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Arizona inmate granted temporary stay of execution

The Arizona Supreme Court has halted the planned execution of inmate Donald Beaty, who was scheduled to be given a lethal injection Wednesday morning for the rape and murder of a 13-year-old Tempe girl in 1984.

The temporary stay of execution was issued late Tuesday night after Arizona officials said they had planned to replace one of three drugs to be used in the execution because federal officials contended the state failed to fill out a form to import the drug being swapped out.

That prompted Beaty’s lawyers to file motions seeking the stay of execution from the state’s highest court and the U.S. District Court in Phoenix, arguing he hadn’t had adequate opportunity to review the late change in drug protocol.

Defense attorney Dale Baich said “a rush to execute Beaty under these circumstances would be unconscionable.”

The court set a hearing on the matter for Wednesday morning.

The attorney general’s office notified the state Supreme Court on Tuesday that the Corrections Department would replace sodium thiopental with another sedative — pentobarbital.

The state’s filing said the Corrections Department was making the swap because a U.S. Justice Department official told the state the Drug Enforcement Administration believes the Corrections Department “failed to fill out one of the forms necessary for importation of sodium thiopental from a foreign source.”

Defense lawyers for Arizona death row inmates for months have questioned whether the state legally imported its supply of sodium thiopental. State officials previously acknowledged a miscoding on an importation form but insisted they acted legally in obtaining a supply of sodium thiopental from a British supplier last year.

“The question of whether the Department of Corrections legally imported the drug has now been answered,” Baich said before the temporary stay was granted.

Several other states have already switched to pentobarbital because sodium thiopental is in short supply nationally, and state Corrections Director Charles Ryan has said previously that Arizona planned to switch to that drug also.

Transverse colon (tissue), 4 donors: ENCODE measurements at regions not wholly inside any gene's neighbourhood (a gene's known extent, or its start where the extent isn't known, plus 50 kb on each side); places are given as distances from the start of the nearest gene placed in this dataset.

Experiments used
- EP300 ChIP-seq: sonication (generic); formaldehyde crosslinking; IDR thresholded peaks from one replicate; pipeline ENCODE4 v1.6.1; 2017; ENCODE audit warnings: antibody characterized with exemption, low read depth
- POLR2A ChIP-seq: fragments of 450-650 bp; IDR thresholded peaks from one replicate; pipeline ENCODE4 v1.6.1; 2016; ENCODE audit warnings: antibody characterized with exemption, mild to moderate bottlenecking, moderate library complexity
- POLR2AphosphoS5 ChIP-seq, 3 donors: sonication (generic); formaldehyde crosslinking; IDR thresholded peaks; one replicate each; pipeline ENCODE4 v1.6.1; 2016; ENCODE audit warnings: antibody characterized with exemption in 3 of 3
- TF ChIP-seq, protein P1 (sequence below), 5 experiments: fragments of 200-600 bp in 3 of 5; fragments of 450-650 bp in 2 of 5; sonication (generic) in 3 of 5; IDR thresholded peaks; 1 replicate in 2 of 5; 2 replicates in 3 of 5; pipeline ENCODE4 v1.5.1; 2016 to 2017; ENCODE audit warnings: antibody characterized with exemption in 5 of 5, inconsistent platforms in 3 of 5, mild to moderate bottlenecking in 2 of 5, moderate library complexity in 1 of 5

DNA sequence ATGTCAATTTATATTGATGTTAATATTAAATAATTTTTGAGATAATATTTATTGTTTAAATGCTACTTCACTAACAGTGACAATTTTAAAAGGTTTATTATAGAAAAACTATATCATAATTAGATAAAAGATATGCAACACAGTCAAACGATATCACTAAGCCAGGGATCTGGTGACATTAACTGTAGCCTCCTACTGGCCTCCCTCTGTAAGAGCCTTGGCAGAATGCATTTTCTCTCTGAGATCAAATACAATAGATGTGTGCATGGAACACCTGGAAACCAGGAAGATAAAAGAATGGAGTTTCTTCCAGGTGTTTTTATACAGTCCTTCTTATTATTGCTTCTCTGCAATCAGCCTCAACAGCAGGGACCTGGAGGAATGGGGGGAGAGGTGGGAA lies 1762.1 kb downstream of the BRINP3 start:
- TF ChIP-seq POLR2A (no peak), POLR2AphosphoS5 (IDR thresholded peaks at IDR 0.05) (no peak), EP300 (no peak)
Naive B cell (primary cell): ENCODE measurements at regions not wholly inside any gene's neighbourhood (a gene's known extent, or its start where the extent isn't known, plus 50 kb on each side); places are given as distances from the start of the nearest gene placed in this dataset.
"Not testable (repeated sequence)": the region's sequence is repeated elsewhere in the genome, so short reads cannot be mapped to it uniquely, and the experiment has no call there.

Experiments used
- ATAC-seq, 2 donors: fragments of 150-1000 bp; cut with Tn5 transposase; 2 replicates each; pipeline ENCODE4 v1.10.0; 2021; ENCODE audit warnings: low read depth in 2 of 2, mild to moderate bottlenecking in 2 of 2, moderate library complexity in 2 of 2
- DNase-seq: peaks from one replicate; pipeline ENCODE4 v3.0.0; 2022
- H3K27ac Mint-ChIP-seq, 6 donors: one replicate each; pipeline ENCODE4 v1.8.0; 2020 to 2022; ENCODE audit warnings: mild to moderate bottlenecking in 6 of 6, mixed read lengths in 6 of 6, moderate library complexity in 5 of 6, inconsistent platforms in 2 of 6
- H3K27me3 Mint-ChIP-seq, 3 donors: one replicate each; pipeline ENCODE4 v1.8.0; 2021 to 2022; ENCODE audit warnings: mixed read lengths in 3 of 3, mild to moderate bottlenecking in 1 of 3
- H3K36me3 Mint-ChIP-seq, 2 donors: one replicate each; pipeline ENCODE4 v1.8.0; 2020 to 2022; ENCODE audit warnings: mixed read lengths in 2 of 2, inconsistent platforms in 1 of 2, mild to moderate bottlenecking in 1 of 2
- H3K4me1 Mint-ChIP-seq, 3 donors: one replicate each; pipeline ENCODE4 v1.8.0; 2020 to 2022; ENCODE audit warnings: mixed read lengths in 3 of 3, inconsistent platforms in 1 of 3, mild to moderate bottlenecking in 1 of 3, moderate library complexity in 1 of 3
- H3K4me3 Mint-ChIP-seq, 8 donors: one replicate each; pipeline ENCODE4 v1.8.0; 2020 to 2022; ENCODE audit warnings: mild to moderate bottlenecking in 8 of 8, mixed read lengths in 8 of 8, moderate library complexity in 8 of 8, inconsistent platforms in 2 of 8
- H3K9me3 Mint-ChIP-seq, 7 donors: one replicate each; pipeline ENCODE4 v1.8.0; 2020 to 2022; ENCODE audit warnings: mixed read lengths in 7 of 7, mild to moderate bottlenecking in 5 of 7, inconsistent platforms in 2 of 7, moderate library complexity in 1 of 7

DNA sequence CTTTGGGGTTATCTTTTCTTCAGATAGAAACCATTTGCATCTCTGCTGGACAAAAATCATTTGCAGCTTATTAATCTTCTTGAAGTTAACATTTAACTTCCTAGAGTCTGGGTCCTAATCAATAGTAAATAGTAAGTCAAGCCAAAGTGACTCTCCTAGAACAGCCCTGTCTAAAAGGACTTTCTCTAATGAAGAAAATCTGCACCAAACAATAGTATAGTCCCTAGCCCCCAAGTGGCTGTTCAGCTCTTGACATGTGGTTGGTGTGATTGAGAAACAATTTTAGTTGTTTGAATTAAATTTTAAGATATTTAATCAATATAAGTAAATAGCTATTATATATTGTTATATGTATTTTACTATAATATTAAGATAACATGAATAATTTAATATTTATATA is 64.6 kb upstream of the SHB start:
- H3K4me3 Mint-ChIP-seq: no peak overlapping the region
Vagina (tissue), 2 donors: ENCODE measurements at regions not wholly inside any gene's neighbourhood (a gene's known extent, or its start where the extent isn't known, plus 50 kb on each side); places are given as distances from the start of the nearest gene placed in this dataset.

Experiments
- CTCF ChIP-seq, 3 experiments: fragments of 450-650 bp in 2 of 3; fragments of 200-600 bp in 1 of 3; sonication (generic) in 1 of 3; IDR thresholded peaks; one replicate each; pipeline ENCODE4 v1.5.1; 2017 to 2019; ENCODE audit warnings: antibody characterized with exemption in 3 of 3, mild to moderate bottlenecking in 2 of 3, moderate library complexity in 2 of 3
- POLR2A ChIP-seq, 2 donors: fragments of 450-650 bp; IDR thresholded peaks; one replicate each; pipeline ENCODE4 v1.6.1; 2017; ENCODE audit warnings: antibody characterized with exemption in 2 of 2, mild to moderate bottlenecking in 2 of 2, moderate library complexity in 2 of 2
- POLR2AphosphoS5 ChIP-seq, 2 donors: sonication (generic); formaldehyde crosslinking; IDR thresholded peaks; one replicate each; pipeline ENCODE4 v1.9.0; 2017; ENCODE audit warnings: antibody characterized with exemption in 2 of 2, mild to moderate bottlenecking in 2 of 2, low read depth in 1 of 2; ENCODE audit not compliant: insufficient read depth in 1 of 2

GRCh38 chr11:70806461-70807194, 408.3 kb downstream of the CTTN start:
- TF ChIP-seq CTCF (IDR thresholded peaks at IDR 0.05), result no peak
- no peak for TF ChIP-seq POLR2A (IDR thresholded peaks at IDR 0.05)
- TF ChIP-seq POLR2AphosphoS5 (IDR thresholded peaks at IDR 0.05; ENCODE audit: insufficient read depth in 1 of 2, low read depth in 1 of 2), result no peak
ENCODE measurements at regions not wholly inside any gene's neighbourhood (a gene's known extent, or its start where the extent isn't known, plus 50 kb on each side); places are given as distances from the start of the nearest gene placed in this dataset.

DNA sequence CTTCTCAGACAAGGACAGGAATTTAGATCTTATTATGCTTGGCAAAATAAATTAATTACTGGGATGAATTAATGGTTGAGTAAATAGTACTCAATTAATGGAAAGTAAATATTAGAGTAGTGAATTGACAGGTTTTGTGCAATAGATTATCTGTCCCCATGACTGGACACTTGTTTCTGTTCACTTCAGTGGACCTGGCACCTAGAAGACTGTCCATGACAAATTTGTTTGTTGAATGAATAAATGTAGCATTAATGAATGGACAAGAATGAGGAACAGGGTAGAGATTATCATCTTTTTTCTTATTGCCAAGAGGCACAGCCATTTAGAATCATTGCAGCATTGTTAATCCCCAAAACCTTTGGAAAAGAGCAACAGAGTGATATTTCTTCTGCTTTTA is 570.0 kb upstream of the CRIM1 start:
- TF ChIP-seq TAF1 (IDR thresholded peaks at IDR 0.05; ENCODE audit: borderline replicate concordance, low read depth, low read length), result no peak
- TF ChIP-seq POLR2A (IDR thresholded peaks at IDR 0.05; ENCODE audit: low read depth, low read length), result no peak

DEA officials seized several states’ supplies of sodium thiopental because of importation issues.

The Arizona filing said DEA “has not taken any action against the Arizona Department of Corrections to date” and that the Justice Department official who contacted the department Tuesday “offered no explanation for the timing of the call.”

Department of Justice spokeswoman Laura Sweeney declined comment.

Natasha Minsker, death penalty policy director for the American Civil Liberties Union of California, said Arizona’s “11th-hour switch to another execution drug” was unconscionable.

“Rather than rushing to change the rules to carry out an execution, we all should be asking why state and federal officials failed for months to follow or enforce the law,” Minsker said in a statement.

One comment

  1. What difference does it make what chemicals are used or who supplies them or where they come from? The poor child that this excuse for a human being raped and murdered did not have the luxury of choosing the method of how and when she died …. I personally would like this beast to suffer and in my opinion the USA has taken a step backwards in introducing execution by lethal injection, the electric chair, gas chamber or rope sends out a clearer message than what is little more than euphanasia. The death sentence should be a mixture of deterent, retribution and to ensure that the killer is never set free to kill again, lethal injection only hits the mark on the last count. In Europe our soft liberally minded politicians abolished the death penalty many years ago, much to the detriment of society, it seems to me that the USA may be on the road to following our lead, and if so, God help America!

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